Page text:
According to the Majjhima Nikaya Sutra, the Buddha taught: “Depending on the oil and wick does the light of the lamp burn; it is neither in the one, nor in the other, nor anything in itself; phenomena are, likewise, nothing in themselves. So do we, we do not exist accidentally, but exist and live by means of this Law. As soon as we real-ize this fact, we become aware of our firm foundation and set our minds at ease. Far from being capricious, this foundation rests on the Law, with which nothing can compare firmness. This assurance is the source of the great peace of mind that is not agitated by anything. It is the Law that imparts life of all of us. The Law is not something cold but is full of vigor and vivid with life. All things are unreal; they are deceptions; Nirvana is the only truth.” Dependent origination means that all phe-nomena are produced and annihilated by causation. This term indicates the following: a thing arises from or is produced through the agency of a condition or a second-ary cause. A thing does not take form unless there is an appropriate condition. This truth applies to all existence and all phenomena in the universe. The Buddha intui-tively perceived this so profoundly that even modern sci-ence cannot probe further. When we look carefully at things around us, we find that water, stone, and even human beings are produced each according to a certain pattern with its own individual character. Through what power or direction are the conditions generated that produce various things in perfect order from such an amorphous energy as “sunyata?” When we consider this regularity and order, we cannot help admitting that some rule exists. It is the rule that causes all things ex-ist. This indeed is the Law taught by the Buddha. We do not exist accidentally, but exist and live by means of this Law. As soon as we realize this fact, we become aware of our firm foundation and set our minds at ease. Far from being capricious, this foundation rests on the Law, with which nothing can compare firmness. This assurance is the source of the great peace of mind that is not agitated by anything. It is the Law that imparts life of all of us. The Law is not something cold but is full of vigor and vivid with life. All things in the phenomanal world are brought into being by the combination of various causes and conditions (twelve links of Dependent Origination), they are relative and without substantiality or self-entity.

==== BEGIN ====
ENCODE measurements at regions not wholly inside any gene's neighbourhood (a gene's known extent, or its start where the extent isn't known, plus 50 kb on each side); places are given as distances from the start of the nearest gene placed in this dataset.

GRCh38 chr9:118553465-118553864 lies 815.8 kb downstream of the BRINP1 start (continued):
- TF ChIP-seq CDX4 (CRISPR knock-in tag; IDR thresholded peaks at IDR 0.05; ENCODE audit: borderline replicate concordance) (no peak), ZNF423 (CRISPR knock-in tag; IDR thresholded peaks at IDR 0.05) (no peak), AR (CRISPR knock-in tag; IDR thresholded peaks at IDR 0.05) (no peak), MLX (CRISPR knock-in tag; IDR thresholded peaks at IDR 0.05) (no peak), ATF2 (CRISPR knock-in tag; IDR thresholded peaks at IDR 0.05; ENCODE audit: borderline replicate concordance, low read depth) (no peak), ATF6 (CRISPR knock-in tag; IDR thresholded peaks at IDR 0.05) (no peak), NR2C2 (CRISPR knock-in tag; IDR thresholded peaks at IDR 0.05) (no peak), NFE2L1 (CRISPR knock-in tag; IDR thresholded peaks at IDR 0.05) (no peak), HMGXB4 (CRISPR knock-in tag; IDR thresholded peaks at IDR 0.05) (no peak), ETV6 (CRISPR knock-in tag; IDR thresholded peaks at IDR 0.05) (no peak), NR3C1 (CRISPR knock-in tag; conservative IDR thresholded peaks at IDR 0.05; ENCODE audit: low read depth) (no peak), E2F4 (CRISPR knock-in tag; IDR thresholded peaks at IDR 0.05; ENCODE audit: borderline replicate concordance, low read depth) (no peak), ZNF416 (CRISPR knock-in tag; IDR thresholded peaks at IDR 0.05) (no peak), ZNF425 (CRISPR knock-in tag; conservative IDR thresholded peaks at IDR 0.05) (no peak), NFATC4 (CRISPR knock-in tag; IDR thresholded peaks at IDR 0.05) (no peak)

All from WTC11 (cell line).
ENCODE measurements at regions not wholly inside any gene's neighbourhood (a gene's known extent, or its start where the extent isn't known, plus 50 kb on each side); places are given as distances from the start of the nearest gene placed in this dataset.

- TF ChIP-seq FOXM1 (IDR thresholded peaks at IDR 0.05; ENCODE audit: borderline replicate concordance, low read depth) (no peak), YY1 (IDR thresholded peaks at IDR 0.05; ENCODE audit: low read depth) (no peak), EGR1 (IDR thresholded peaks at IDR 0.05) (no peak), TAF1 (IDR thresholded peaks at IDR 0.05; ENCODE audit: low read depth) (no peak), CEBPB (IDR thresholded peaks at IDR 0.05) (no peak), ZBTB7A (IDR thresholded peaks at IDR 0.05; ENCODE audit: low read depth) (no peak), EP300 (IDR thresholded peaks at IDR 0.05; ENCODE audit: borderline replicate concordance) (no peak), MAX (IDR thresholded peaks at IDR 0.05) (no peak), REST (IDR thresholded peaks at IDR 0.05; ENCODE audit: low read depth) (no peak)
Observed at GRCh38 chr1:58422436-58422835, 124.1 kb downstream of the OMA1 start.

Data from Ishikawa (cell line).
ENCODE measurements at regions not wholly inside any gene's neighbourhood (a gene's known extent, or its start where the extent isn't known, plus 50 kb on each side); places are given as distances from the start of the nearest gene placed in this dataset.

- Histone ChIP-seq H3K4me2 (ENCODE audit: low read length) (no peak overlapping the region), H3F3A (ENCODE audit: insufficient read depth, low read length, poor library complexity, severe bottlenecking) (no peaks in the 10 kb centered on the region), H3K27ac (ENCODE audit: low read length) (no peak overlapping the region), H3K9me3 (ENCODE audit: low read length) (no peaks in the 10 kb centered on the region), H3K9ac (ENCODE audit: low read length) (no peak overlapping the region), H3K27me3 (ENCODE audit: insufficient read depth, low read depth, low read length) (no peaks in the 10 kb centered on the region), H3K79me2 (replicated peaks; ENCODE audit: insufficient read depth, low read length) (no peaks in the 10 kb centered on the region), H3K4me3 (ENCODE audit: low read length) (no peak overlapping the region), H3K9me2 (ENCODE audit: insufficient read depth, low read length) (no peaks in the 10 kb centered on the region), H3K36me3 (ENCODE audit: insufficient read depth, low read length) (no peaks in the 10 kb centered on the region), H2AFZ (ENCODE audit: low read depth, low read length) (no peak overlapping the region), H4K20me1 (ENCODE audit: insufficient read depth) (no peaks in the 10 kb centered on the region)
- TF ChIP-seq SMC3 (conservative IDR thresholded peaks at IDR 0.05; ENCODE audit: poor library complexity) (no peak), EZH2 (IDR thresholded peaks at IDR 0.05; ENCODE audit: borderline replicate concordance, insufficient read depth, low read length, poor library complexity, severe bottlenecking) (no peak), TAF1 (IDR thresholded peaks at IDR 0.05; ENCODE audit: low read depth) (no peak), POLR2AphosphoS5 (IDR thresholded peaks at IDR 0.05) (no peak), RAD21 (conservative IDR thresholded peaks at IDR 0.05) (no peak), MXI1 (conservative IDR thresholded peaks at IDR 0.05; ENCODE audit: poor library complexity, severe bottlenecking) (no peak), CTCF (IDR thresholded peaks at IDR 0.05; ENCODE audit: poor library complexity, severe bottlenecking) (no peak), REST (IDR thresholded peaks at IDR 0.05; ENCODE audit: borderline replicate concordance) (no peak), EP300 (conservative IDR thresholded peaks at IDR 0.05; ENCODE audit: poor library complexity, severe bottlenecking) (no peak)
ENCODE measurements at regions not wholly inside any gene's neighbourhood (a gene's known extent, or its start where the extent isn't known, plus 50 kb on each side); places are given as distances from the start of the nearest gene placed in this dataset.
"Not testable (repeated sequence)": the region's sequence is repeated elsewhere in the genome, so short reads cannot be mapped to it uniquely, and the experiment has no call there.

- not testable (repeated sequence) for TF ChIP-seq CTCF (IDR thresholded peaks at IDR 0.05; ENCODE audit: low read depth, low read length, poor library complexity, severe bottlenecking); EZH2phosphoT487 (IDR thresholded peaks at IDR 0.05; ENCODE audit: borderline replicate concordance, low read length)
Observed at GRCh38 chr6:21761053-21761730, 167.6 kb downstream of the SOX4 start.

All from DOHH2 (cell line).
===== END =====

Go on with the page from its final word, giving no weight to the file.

The first link is Ignorance: The Sanskrit term Avidya means ignorance, stupidity, or unenlightenment. Avidya also means misunderstanding, being dull-witted igno-rant, not conforming to the truth, not bright, dubious, blind, dark. Avidya also means being dull-witted igno-rant not knowing the four noble truths, not knowing suf-ferings, the causes of sufferings, the mental state after severing sufferings, and the way to sever sufferings. The second link is Volitional Actions: Through ignorance are conditioned volitional actions. Ignorance which mistakes the illusory phenomena of this world for realities. With ignorance, there is activity, and then there is manifesta-tion. With manifestation, there is consciousness. Acting from ignorance would result in bad or favorable karma which is conducive to reincarnation or liberation. The third link is Consciousness: Through volitional actions is conditioned consciousness. Consciousness refers to dis-crimination. Activity refers to conditioned dharmas. When conditioned dharmas arise, thoughts of discrimi-nation arise. With thoughts of discrimination, lots of troubles also arise. Vijnana means consciousness. If not liberated yet, after death, the body decays, but the sub-ject’s knowledge commonly called soul follows its rein-carnation course in accordance with the three karmas of body, speech and mind. Only when his knowledge gains the status of purification, then he would be liberated from reincarnation. The fourth link is Name and Form: Through consciousness are conditioned name and form. After birth, thanks to his consciousness, the subject rec-ognizes that he now has a name and a form (body). Through name and form are conditioned the six senses-organs. Name and form are the trouble in life. Name brings the trouble of name, and form brings the trouble of form. In this life, name and form are the trouble, and the trouble is name and form. The fifth link is the Six Entrances: The six sense organs (eye with form, ear with sound, nose with scent, tongue with taste, body with tex-ture, mind with mental object). He is now has five senses and mind to get in touch with respective counterparts. Through the six senses-organs is conditioned contact. The six sense organs come about because we wish to un-derstand things; that is why the eyes, ears, nose, tongue, body, and mind arise. Why do the six sense organs come into being? Because of the desire to understand. Howev-er, who would have known that the more we try to un-derstand, the more muddled we get. The more muddled we become, the less we understand. The sixth link is Contact: Contact develops after the six senses-organs are made. Through contact is conditioned feeling. Contact refers to touching or encountering. When we do not un-derstand, we go seeking everywhere just like a fly that keeps bumping into the wall. Why do we seek encoun-ters? Because of our desire to understand. The seventh link is Feeling: Contact provokes all kinds of feelings, feelings of joy, sadness, pleasure or pain. Through feeling is conditioned craving. After we touch something, there is feeling. Before we run into difficulties, we feel very comfortable. Once we encounter difficulties, we feel very uncomfortable. When no one criticizes us, we feel very happy. But if anyone says something bad about us, we get upset. That is feeling. The eighth link is Love: From the feeling of joy and pleasure, the subject tends to pro-long it as much as possible. Through craving conditioned clinging. When we have feelings, love and attachment arise. Why do people feel insecure? It is because of love. Once there is love, there is also hatred, or detestation. We like and cling to favorable situations, but detest ad-verse states. Why do we feel happy? And why do we feel unhappy? It is because we have feelings of love and hate. Hate refers to dislike and loathing. Because of these, our troubles increase day after day. The ninth link is Cling-ing: He becomes attached to what he likes or desires. Through clinging is conditioned the process of becoming. When we see something we like, we want to grasp it. What is grasping? It is the action motivated by the wish to obtain something. Because you are fond of something, you wish to obtain it. Once we obtain something, we have satisfied our desire. Why do we want to fulfill our desire? It is because we want to possess things. The tenth link is Possession: With that wish for possession, “becoming” occurs. Driven by his desires, the subject tries to take in possession of what he wants such as money, houses, fame, honor, etc. Through the process of becoming is conditioned birth. Because of becoming, we want to possess things. The eleventh link is Birth: Once we want to possess things, there is birth into the next life. Thus, craving, clinging and becoming make up the present causes which will accompany the subject in his birth. The twelfth link is Old Age and Death: Through birth are conditioned decay, sorrow and death. In his new life, he will become old and die as every being does. Chapter 18. The Truth of Seven Bodhi Shares